"The unknown, the idea or the form or the tale that has not yet arrived, is what must be found. It is the job of artists to open doors and invite in properties, the unknown, the unfamiliar; its where their work comes from, although its arrival signals the beginning of the long disciplined process of making it their own."
-- Rebecca Solnit, A Field Guide to Getting Lost
I am still working my way through A Field Guide to Getting Lost and loving every page. I savor it. Only reading it when I can truly take the time to digest her writing. So the process of reading is slow but meaningful.
When I set out to write The Modern Natural Dyer, I had a distinct idea of how I wanted the book to function. I wanted to write it similarly to how most cookbooks are written: project-based. There are many process based natural dyeing books where typically the main goal is to review various plants and list the colors each is known to produce. I adore these books and my work has been built upon them. Though, through working at Verb, I know how motivational it is to fall in love with a project. And my goal is to create more natural dyers and more appreciators of natural dyeing. So, in this book, there are twenty projects. Each demonstrate a different aspect of the dyeing process. Some of the projects use blanks for example, socks, a baby onesie, and placemats. Other projects, in order to complete them as written, involve sewing or knitting. There is actually one project that involves sewing and knitting. And it is a garment. The perfect project for the over-achiever ;)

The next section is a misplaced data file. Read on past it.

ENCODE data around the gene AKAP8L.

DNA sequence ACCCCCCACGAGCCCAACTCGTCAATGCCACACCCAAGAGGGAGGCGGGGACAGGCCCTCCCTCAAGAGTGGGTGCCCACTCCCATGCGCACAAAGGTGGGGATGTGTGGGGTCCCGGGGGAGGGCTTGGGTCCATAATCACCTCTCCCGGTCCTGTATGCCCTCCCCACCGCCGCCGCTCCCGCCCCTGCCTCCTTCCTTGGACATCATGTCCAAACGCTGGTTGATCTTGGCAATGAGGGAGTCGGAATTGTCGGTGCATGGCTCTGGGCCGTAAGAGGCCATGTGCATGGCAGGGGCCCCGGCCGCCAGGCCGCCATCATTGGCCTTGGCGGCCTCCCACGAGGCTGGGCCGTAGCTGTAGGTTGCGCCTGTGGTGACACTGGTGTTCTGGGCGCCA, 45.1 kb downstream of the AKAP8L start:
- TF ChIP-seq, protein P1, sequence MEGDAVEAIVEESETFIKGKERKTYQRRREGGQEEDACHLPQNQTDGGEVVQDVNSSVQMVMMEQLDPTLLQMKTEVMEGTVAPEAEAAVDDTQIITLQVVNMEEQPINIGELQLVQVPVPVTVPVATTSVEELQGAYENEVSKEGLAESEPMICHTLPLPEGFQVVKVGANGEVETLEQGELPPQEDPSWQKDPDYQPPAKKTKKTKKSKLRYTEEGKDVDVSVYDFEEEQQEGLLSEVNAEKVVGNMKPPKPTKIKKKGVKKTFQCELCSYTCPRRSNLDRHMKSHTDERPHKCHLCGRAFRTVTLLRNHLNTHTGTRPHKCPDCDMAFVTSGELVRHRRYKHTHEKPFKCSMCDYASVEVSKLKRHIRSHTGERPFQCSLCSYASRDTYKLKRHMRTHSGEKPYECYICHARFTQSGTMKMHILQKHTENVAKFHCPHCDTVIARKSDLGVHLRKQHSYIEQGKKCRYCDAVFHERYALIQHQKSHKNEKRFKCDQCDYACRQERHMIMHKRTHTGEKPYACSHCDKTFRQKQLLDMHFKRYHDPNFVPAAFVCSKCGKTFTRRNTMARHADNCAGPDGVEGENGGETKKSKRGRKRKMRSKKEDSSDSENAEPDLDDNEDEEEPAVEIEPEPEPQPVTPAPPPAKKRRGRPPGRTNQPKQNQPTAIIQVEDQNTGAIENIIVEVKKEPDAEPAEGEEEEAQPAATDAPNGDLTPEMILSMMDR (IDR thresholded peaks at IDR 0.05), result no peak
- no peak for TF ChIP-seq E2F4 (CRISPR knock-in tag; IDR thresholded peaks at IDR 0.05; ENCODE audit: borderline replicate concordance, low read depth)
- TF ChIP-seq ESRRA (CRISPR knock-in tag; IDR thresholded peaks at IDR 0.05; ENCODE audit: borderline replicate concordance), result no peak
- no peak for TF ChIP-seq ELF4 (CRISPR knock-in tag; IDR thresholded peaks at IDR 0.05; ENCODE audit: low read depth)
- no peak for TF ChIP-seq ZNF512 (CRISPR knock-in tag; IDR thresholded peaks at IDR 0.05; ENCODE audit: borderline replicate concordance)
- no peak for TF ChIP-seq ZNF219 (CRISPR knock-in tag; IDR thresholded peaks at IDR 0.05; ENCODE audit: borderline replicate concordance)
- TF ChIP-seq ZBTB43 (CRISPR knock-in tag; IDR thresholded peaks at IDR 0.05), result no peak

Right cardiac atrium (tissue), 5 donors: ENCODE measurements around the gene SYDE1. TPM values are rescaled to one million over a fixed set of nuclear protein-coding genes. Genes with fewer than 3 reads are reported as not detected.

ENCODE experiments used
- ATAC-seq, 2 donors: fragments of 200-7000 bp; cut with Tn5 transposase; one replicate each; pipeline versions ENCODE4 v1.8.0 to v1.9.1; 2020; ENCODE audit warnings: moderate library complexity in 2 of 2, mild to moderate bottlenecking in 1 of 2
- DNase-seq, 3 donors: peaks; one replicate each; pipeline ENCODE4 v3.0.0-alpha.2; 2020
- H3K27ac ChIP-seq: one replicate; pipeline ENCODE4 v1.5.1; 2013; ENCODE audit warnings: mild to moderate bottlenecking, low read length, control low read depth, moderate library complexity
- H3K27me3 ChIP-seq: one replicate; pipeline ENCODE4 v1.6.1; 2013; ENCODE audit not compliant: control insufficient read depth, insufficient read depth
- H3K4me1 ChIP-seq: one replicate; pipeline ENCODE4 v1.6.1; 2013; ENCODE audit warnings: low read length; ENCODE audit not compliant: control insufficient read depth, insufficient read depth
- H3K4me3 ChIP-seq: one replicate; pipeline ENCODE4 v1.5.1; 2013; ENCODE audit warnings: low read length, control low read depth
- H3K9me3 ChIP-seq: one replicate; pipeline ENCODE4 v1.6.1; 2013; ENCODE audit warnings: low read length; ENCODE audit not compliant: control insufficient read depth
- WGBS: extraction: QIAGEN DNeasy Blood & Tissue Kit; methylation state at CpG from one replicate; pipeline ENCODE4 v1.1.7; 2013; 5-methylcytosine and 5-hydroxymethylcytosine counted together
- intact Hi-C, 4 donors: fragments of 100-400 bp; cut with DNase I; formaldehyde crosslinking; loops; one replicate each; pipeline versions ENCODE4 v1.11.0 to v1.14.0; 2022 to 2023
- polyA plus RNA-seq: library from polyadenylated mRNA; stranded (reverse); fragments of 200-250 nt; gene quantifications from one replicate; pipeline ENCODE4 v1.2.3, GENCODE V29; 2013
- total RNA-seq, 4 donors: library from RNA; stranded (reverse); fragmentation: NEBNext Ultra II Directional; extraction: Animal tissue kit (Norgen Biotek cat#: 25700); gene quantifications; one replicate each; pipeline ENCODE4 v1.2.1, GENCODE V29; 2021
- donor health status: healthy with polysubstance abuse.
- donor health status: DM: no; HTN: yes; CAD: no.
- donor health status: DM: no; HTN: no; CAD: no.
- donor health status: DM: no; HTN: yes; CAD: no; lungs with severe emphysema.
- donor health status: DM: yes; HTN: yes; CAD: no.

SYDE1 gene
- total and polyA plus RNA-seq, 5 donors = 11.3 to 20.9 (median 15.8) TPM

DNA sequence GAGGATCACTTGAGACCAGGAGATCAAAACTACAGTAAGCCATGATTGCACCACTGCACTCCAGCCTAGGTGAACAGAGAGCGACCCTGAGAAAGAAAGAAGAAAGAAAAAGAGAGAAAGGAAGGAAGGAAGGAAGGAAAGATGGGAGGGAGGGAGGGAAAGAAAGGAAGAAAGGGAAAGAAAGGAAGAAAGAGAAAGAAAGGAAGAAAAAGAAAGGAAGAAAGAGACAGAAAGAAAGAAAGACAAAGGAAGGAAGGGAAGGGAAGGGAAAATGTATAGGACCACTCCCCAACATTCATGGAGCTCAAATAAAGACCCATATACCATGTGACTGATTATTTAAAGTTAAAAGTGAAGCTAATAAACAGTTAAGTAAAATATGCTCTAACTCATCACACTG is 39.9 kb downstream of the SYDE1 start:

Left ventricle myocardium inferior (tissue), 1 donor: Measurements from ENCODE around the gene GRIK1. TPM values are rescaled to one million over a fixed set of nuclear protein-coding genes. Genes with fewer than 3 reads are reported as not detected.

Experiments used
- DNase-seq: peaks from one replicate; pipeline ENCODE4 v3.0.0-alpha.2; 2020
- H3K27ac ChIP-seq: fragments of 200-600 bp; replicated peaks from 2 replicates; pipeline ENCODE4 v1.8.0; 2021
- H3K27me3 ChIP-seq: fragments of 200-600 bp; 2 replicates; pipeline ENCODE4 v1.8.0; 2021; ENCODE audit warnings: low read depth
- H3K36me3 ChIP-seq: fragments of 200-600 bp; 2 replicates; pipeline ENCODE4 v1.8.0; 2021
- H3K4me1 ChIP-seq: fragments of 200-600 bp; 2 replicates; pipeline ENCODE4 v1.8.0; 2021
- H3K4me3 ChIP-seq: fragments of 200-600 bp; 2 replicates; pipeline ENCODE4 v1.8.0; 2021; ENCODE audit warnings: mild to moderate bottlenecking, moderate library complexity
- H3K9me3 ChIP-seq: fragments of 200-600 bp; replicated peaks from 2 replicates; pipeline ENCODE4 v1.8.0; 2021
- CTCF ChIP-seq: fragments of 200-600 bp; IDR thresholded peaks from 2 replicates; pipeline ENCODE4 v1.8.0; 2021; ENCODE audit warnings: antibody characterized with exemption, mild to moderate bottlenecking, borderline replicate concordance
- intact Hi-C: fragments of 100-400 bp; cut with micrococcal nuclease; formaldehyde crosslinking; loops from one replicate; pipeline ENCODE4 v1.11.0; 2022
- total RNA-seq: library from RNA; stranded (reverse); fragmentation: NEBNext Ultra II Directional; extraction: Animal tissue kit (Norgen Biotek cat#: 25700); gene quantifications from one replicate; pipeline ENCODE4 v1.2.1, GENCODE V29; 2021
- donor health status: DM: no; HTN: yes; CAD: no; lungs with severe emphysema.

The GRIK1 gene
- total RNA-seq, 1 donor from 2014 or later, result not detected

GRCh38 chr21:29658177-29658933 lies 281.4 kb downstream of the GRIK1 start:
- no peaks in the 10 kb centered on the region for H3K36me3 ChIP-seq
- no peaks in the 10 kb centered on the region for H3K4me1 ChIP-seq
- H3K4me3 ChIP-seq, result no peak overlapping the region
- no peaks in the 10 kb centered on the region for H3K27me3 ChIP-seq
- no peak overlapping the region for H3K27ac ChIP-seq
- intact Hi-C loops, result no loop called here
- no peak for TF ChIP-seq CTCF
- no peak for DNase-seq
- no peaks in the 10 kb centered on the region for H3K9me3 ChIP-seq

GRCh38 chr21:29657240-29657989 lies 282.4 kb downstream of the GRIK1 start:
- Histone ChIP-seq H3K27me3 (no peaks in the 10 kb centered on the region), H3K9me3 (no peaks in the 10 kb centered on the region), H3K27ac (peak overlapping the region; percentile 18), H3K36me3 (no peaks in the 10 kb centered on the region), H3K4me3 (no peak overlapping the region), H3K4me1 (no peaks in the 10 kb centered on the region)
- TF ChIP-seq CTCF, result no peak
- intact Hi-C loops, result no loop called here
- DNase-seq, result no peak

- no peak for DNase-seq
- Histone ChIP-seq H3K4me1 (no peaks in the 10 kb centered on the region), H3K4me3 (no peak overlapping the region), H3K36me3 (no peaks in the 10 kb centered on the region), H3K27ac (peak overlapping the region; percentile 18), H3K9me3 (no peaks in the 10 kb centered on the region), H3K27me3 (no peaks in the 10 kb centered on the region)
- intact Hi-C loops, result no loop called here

Probably one of the most common things I hear is - Oh, I will never dye anything. This may be true. So another goal of mine was to write for the armchair dyer, to make the book as beautiful as possible, to give historical information, to frame the process, so the armchair dyer can go along for the ride. As the bulk of the work lies in the projects, one could use the book solely for the sewing and knitting patterns. It could be fun to use naturally dyed yarn and fabric - dyed by others, like Verb or Sincere Sheep - and be familiar with the process of natural dyeing leading to a deeper connection to one's project.
One thing is undeniable, color has a tremendous impact upon all of us. We have a distinct connection to it. Color brings forth emotion. It signifies events and reminds us of stages in our lives. It has a tremendous history, people as far in the past as 3000 bc, attached meaning to color, and once color had meaning, it instantly became a guarded secret as to how to get that color (drama and intrigue). The search for color, more explicitly for more types of plants which would produce even more potent colors, was what sent Europeans traveling around the world (travel and more drama!). So, whether or not one wants to dye, color, and the process of how to coax it from nature is endlessly fascinating. I consider the process used to get that color, adds even more meaning to a project.